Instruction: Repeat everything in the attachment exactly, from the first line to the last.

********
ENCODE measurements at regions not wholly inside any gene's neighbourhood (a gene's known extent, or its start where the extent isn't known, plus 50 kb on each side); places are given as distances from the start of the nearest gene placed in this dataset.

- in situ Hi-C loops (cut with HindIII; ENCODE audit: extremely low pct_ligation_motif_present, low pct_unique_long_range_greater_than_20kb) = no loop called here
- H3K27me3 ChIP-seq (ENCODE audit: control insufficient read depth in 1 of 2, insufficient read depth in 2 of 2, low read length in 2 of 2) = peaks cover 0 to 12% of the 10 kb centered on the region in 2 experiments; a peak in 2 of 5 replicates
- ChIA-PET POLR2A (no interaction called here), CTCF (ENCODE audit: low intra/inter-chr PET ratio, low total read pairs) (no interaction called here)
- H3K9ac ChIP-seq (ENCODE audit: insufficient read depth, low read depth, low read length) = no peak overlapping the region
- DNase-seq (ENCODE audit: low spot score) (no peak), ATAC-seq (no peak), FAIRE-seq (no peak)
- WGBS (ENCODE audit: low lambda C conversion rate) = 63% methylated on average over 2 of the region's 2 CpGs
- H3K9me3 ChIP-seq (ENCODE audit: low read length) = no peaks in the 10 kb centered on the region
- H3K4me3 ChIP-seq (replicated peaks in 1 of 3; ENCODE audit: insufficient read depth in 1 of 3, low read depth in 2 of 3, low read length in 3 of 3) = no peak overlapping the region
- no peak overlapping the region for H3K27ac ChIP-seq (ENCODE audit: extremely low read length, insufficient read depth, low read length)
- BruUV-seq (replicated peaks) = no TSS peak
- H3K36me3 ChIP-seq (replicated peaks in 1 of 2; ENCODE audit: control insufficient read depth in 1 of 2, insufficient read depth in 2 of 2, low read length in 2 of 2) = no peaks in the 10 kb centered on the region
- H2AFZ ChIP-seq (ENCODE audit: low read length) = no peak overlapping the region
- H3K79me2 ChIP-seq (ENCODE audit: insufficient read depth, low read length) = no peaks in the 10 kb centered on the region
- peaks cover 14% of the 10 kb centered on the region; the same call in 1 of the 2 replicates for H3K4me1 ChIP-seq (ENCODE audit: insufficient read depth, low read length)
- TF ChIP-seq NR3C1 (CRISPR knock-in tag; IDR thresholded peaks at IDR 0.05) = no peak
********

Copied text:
ENCODE measurements at regions not wholly inside any gene's neighbourhood (a gene's known extent, or its start where the extent isn't known, plus 50 kb on each side); places are given as distances from the start of the nearest gene placed in this dataset.

- in situ Hi-C loops (cut with HindIII; ENCODE audit: extremely low pct_ligation_motif_present, low pct_unique_long_range_greater_than_20kb) = no loop called here
- H3K27me3 ChIP-seq (ENCODE audit: control insufficient read depth in 1 of 2, insufficient read depth in 2 of 2, low read length in 2 of 2) = peaks cover 0 to 12% of the 10 kb centered on the region in 2 experiments; a peak in 2 of 5 replicates
- ChIA-PET POLR2A (no interaction called here), CTCF (ENCODE audit: low intra/inter-chr PET ratio, low total read pairs) (no interaction called here)
- H3K9ac ChIP-seq (ENCODE audit: insufficient read depth, low read depth, low read length) = no peak overlapping the region
- DNase-seq (ENCODE audit: low spot score) (no peak), ATAC-seq (no peak), FAIRE-seq (no peak)
- WGBS (ENCODE audit: low lambda C conversion rate) = 63% methylated on average over 2 of the region's 2 CpGs
- H3K9me3 ChIP-seq (ENCODE audit: low read length) = no peaks in the 10 kb centered on the region
- H3K4me3 ChIP-seq (replicated peaks in 1 of 3; ENCODE audit: insufficient read depth in 1 of 3, low read depth in 2 of 3, low read length in 3 of 3) = no peak overlapping the region
- no peak overlapping the region for H3K27ac ChIP-seq (ENCODE audit: extremely low read length, insufficient read depth, low read length)
- BruUV-seq (replicated peaks) = no TSS peak
- H3K36me3 ChIP-seq (replicated peaks in 1 of 2; ENCODE audit: control insufficient read depth in 1 of 2, insufficient read depth in 2 of 2, low read length in 2 of 2) = no peaks in the 10 kb centered on the region
- H2AFZ ChIP-seq (ENCODE audit: low read length) = no peak overlapping the region
- H3K79me2 ChIP-seq (ENCODE audit: insufficient read depth, low read length) = no peaks in the 10 kb centered on the region
- peaks cover 14% of the 10 kb centered on the region; the same call in 1 of the 2 replicates for H3K4me1 ChIP-seq (ENCODE audit: insufficient read depth, low read length)
- TF ChIP-seq NR3C1 (CRISPR knock-in tag; IDR thresholded peaks at IDR 0.05) = no peak